The Damascene conversion is a biblical account of an unbeliever who became a believer after a divine intervention on his journey on the road to Damascus. Saul, who became the Apostle Paul, encountered god as a blinding light, and was spoken to directly by a divine voice. In a moment of life and death, Leon Chester-Stewart asked for and received a similar experience – which sent him into a different life. A story like that makes us wonder; what triggers dramatic change, and what about those of us who wished our lives could change too?
When you first meet Leon. It’s clear that he’s got a story to tell. Tall, bald, well spoken and covered in tattoos. But given his age, his tattoos do signify something other than hipster ink; you’re not at risk of him pulling you a highly technical espresso shot in a leather apron. Stay calm.
You politely enquire what he does. He tells you he’s a pastor. At that point, you’ll probably unconsciously cock your head or hold eye contact with him to see who blinks first. No one wants to be impolite now?
For me, he laughs and raises this hand “Look, I know what you’re thinking, I’m a different kind of pastor”
“I used to be a proper gangster.”
Perhaps some of us have heard of gangsters who have turned over a new leaf, become men of the cloth – that concept is not unheard of, maybe even familiar, but in most instances, we rarely get to hear the backstory of that complete 180-degree change. And for a majority of us with quieter lives, dramatic change may never come (and nor is it desired, please, we are Singaporeans). But for others – as was the case with Leon – life washes over them and change comes through the door with a battering ram, ready or not.
So, what happened?
In the beginning…
Leon was born in a loving family, and a religious one too. His mother was half Italian, half Indonesian. His dad, half Portuguese, half Scottish. While Leon had a good relationship with his dad, he had growing problems with his mum, who had the knack of giving Leon self-esteem issues by doing what most tiger mums do – endlessly comparing him to everyone else, endlessly pulling the carpet from under his feet.
This battering of his ego sent him in a constant downward spiral, and even though he went through the motions of attending church and getting socialised within that cloistered structure, he started to find more form with his “pai” friends outside of it. Life seemed more real and affirming out there; and a whole lot more fun, to boot.
He wanted independence and he wanted it fast. Growing up and getting out of his mum’s clutches was imperative. He decided to drop out after primary school and headed out into the world to work and earn his keep; it let him do what he wanted to do. He picked up a few odd jobs – the one he recalls with the most fondness was his stint as an alligator wrestler. Suffice to say, life was an interesting thrill-a-minute ride.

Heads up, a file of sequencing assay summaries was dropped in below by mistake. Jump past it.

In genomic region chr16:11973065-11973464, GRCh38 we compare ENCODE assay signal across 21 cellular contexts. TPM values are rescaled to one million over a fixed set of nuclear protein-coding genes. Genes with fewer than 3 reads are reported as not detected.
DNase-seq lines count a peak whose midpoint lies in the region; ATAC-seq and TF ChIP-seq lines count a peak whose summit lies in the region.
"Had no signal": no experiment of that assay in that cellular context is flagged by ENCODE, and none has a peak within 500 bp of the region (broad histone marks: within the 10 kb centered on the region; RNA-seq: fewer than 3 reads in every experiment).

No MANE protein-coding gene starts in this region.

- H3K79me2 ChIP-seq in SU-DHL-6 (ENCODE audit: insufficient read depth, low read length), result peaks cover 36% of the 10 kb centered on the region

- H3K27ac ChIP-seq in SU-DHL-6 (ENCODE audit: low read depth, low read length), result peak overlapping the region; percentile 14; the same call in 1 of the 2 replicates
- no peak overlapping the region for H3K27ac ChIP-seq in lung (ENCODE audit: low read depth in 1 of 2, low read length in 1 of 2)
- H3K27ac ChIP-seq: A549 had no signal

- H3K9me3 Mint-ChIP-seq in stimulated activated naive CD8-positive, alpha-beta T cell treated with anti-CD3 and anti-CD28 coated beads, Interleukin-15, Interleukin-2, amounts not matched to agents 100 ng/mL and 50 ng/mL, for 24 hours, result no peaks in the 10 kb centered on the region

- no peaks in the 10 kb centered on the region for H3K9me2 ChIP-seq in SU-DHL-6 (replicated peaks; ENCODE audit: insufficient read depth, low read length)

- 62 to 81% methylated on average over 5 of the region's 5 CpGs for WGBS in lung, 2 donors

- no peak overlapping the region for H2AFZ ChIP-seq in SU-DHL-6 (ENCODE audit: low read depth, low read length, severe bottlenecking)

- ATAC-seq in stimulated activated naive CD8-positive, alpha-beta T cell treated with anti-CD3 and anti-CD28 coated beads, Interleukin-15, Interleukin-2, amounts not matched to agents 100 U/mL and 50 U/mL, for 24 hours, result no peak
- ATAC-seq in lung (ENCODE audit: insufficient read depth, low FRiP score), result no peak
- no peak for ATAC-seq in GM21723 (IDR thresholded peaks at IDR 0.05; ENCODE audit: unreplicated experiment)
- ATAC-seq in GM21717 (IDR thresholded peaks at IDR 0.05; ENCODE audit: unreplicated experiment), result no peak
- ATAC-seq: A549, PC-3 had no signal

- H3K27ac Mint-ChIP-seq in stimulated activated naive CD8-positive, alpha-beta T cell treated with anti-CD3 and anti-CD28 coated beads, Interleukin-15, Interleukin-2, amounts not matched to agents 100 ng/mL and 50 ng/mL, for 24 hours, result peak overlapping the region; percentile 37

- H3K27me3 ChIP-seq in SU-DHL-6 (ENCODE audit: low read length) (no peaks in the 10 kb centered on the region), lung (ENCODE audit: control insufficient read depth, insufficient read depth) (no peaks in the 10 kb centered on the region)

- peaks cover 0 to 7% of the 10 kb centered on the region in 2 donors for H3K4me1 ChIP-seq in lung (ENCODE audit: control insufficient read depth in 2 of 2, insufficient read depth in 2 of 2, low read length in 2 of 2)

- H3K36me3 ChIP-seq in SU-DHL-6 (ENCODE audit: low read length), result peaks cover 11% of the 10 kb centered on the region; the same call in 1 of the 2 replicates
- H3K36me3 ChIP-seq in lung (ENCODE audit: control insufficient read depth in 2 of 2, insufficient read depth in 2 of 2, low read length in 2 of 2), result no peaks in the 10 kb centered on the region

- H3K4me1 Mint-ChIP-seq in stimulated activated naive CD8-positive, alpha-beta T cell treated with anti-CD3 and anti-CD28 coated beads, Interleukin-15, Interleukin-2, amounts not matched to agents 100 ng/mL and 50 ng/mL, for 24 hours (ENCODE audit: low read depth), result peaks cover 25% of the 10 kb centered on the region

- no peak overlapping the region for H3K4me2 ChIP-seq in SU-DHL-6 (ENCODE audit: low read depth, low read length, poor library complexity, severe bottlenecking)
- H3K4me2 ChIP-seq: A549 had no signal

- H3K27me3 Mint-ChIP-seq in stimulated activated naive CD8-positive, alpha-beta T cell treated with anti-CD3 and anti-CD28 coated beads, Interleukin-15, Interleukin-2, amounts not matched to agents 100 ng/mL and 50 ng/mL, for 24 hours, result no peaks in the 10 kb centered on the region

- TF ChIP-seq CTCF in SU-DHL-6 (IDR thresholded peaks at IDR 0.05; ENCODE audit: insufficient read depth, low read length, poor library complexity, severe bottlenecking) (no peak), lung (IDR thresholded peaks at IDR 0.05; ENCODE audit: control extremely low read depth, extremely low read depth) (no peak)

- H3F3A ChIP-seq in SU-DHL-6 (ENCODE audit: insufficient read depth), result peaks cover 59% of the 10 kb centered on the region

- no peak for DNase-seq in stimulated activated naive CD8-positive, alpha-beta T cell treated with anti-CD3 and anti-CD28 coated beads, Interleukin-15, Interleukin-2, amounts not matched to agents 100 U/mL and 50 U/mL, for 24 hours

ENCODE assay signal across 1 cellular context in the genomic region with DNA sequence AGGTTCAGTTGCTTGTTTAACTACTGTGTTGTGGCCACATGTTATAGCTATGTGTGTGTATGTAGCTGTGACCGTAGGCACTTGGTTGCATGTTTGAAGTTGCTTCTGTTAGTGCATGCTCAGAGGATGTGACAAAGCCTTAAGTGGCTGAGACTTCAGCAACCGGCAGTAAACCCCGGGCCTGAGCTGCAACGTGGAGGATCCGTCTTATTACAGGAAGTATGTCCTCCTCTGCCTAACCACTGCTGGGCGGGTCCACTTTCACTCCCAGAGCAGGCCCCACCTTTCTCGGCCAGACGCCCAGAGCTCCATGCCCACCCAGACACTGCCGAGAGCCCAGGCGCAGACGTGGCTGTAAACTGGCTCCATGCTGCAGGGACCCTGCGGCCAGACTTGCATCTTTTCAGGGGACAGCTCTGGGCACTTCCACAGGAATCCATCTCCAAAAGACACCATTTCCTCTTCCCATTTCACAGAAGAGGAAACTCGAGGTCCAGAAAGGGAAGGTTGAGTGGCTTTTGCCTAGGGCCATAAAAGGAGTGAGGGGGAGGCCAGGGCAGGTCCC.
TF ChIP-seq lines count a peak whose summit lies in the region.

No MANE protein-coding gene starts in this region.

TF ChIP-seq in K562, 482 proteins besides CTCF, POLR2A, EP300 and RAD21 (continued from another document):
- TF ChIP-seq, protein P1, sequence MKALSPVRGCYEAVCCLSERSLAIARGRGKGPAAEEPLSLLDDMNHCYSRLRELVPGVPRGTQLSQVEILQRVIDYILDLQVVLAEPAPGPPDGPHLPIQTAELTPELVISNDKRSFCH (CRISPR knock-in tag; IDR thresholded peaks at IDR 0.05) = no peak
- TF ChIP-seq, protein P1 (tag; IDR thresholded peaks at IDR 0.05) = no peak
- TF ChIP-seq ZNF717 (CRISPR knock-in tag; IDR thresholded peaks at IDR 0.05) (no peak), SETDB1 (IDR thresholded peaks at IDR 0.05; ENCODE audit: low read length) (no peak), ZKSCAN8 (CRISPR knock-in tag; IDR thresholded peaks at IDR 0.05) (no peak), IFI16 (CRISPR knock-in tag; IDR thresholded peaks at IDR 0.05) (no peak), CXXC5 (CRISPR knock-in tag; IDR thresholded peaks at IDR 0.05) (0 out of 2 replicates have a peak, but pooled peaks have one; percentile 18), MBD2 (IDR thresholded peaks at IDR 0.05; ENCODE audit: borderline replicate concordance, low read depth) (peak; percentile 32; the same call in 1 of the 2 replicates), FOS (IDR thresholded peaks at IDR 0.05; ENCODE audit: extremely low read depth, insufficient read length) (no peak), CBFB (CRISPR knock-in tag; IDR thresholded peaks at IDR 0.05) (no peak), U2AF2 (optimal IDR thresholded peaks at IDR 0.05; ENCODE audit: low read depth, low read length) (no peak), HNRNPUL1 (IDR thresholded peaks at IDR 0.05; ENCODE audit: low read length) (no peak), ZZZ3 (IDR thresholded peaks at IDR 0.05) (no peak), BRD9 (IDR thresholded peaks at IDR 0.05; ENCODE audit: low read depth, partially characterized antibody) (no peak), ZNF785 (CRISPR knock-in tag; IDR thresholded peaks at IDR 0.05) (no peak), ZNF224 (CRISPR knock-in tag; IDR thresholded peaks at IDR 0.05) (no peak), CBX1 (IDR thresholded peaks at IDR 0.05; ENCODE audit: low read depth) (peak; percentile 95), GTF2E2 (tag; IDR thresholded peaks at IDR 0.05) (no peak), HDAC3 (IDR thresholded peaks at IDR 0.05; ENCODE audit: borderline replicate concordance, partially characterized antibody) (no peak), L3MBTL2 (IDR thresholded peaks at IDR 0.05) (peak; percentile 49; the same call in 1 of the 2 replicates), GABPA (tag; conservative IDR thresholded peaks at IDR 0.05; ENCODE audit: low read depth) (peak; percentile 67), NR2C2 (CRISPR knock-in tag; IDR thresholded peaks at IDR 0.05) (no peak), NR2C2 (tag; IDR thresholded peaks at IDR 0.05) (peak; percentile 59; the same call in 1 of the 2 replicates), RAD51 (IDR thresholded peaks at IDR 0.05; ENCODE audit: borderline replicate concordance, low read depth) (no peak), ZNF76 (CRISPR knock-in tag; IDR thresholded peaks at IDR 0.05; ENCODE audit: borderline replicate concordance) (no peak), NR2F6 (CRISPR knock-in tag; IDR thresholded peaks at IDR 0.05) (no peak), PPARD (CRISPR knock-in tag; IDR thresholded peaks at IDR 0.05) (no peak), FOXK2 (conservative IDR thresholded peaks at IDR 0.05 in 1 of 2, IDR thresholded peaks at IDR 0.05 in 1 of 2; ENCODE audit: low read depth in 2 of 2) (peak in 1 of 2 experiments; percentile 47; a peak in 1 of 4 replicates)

He got into the gangs, he got into fights – the proper bloody ‘80s Orchard Road/Far East Plaza ones. Deaths were not uncommon, and his steadfastness at the clashes meant his stock as a gang member was rising.
Life was good for a period. Coming up in the scene had all perks – popularity, free access to the more illicit pleasures of life, the lot. The power and authority he earned made up for the lack of it at home, and as with most people who got what they wanted, he developed a sense of invincibility.
Even as he decided to get married and have a family in his 20s, Leon had no plans to stand down from all that he had built up for himself. After all, why stop now? He had always scraped through by the skin of his teeth, always landed, cat-like, on his feet. This life didn’t need to end, so it was best to stay the course. In some respects, it was the easy option.
Leon pointedly recalls his open infidelity and recounts the time when he introduced his wife Lyra, to his then-mistress in a bar. The young Leon was a natural brinksman, and even in retelling the story, Present Leon still seemed awkwardly impressed with Young Leon’s gall.
Logic would dictate that their marriage should have eventually dissolved, but Leon’s mum, ever-believing that a tipping point would come, implored Lyra hang on. And now there was their firstborn, Tara, in the mix. So Lyra did.
1997 saw a sting operation on his crew that meant all homes were raided for drugs. He was out of the house when CNB officers entered his home and performed a forensic search of his place. Leon knew he was done for. There was a stash of drugs thoughtlessly left on the top of his wardrobe. He knew the score. The cane? 10 years behind bars? Maybe worse. This was going to get messy.
The CNB officer left his name card with a request for Leon to give him a call. On cue, fear turned to arrogance. Leon called the officer and, in an unthinkable, but characteristically bold move, gave him a wild telling off instead.
In a bizarre twist, everybody else was charged except him. A lucky break perhaps? Divine intervention? The officers were thorough; his mum-in-law said they searched that wardrobe top to bottom. They would have found the evidence, no question. But somehow, he’d slipped through again.
For Lyra, she hoped that this was a big enough wake up call for Leon to turn over the proverbial leaf. But it wasn’t.
Instead, it came in the form of Gino.
The Road to Damascus
Gino was the second child that Leon had with Lyra in 2000.
28 days after being born into the world, Gino contacted a severe bout of bronchitis and had to be put on a nebuliser to help him breathe. Gino was struggling for survival and this triggered an atypical panic in Leon. He didn’t want to lose his son. It was not supposed to be like this.